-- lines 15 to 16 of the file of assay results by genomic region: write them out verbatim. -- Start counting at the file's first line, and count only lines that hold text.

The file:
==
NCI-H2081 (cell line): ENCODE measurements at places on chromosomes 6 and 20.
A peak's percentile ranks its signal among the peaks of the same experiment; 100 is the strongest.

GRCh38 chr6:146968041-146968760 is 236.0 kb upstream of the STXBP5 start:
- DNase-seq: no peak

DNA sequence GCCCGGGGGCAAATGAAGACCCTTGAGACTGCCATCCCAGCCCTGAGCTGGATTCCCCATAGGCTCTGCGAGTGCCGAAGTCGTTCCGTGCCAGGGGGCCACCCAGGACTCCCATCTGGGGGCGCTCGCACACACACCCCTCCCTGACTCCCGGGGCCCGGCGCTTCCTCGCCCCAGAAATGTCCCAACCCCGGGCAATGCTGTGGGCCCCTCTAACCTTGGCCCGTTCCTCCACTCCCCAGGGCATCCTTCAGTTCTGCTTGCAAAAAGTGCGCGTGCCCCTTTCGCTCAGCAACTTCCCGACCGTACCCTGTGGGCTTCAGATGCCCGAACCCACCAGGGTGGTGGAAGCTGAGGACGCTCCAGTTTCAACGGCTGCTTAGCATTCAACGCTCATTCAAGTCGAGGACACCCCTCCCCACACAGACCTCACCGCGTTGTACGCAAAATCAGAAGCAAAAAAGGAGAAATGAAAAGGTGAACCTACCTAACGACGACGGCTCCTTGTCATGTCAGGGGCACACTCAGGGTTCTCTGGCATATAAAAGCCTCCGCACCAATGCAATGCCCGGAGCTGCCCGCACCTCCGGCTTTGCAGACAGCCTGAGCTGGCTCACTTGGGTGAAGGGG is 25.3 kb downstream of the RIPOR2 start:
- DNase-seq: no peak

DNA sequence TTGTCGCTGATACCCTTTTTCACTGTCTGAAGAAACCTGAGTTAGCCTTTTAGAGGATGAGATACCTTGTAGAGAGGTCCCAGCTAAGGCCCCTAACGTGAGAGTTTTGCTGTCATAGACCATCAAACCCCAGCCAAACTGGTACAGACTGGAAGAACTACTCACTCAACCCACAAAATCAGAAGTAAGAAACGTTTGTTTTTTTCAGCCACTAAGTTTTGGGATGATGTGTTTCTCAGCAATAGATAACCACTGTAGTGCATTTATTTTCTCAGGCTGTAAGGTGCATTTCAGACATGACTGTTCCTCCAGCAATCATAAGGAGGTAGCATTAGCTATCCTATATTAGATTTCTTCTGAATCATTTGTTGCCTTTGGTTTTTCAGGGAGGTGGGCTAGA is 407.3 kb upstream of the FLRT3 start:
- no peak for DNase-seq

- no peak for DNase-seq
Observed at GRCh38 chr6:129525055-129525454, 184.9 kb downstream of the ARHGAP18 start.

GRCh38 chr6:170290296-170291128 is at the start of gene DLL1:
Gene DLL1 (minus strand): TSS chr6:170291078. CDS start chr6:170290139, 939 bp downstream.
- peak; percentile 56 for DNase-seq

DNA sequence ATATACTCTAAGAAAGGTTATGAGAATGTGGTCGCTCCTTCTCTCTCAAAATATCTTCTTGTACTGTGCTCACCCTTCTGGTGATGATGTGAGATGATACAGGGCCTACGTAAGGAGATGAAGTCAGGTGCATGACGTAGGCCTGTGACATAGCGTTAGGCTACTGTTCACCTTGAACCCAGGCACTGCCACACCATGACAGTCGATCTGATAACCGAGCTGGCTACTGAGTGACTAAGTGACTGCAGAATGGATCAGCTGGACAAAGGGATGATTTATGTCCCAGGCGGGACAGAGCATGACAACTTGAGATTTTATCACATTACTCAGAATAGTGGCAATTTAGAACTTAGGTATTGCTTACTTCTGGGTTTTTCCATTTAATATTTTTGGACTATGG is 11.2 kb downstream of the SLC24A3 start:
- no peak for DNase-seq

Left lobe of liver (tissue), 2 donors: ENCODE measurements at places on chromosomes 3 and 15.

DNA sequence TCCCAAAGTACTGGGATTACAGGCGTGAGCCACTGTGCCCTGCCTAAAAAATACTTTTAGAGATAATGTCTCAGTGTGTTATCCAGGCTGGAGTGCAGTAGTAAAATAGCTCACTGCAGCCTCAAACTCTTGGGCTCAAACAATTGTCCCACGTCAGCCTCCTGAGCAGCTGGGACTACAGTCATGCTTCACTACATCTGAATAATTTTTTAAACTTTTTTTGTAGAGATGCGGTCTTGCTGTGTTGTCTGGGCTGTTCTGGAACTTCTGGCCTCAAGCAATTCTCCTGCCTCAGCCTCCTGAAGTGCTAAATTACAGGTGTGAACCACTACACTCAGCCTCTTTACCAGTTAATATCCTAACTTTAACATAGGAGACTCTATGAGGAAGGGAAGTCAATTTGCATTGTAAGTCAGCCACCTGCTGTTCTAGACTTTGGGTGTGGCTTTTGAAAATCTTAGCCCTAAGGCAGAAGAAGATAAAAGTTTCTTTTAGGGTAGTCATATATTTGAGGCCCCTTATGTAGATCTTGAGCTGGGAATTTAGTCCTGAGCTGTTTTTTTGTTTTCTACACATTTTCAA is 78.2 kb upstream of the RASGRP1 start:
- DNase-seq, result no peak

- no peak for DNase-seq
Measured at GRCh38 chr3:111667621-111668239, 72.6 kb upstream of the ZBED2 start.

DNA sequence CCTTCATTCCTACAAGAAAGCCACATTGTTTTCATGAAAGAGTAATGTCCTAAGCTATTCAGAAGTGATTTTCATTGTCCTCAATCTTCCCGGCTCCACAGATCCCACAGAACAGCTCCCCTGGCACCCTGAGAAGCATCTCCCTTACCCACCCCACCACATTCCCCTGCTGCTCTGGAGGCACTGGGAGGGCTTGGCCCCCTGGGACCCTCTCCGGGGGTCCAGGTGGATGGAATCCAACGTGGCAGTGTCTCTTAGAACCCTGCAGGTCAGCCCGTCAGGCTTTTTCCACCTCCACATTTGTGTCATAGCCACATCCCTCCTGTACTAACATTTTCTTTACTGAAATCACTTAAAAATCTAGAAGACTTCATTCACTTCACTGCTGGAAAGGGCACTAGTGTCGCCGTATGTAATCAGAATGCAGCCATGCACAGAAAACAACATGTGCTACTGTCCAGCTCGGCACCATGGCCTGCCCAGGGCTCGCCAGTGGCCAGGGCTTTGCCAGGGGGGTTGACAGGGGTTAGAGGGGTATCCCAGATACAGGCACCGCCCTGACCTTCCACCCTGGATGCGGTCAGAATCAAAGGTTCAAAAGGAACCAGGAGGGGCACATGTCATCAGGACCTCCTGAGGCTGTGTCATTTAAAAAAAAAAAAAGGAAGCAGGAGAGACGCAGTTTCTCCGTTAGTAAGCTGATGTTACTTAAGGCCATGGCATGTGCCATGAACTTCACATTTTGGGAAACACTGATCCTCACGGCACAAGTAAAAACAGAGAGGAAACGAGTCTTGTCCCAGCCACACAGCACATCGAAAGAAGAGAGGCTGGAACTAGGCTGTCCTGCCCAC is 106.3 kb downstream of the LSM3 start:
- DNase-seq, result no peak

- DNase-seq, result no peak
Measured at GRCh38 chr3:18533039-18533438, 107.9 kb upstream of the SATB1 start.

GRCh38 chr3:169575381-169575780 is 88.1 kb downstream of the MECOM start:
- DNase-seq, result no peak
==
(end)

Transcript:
- no peak for DNase-seq

Left lobe of liver (tissue), 2 donors: ENCODE measurements at places on chromosomes 3 and 15.